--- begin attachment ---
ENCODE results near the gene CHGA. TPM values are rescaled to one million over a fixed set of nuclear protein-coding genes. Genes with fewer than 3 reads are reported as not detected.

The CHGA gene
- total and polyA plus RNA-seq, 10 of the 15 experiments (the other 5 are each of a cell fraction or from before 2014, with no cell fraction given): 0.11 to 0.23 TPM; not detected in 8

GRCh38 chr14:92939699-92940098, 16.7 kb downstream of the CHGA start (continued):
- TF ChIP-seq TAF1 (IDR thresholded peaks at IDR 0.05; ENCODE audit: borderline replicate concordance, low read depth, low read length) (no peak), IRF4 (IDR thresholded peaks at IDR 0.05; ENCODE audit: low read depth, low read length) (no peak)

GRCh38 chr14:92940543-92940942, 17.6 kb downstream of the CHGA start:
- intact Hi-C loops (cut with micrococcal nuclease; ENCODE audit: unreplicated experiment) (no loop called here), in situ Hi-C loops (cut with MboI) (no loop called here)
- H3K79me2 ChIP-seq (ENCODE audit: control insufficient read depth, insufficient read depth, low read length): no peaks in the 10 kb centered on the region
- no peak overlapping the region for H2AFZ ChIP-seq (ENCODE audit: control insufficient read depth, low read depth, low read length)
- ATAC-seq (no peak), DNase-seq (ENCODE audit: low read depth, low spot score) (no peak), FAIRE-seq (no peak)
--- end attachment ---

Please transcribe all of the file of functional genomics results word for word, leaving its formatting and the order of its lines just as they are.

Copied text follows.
ENCODE results near the gene CHGA. TPM values are rescaled to one million over a fixed set of nuclear protein-coding genes. Genes with fewer than 3 reads are reported as not detected.

The CHGA gene
- total and polyA plus RNA-seq, 10 of the 15 experiments (the other 5 are each of a cell fraction or from before 2014, with no cell fraction given): 0.11 to 0.23 TPM; not detected in 8

GRCh38 chr14:92939699-92940098, 16.7 kb downstream of the CHGA start (continued):
- TF ChIP-seq TAF1 (IDR thresholded peaks at IDR 0.05; ENCODE audit: borderline replicate concordance, low read depth, low read length) (no peak), IRF4 (IDR thresholded peaks at IDR 0.05; ENCODE audit: low read depth, low read length) (no peak)

GRCh38 chr14:92940543-92940942, 17.6 kb downstream of the CHGA start:
- intact Hi-C loops (cut with micrococcal nuclease; ENCODE audit: unreplicated experiment) (no loop called here), in situ Hi-C loops (cut with MboI) (no loop called here)
- H3K79me2 ChIP-seq (ENCODE audit: control insufficient read depth, insufficient read depth, low read length): no peaks in the 10 kb centered on the region
- no peak overlapping the region for H2AFZ ChIP-seq (ENCODE audit: control insufficient read depth, low read depth, low read length)
- ATAC-seq (no peak), DNase-seq (ENCODE audit: low read depth, low spot score) (no peak), FAIRE-seq (no peak)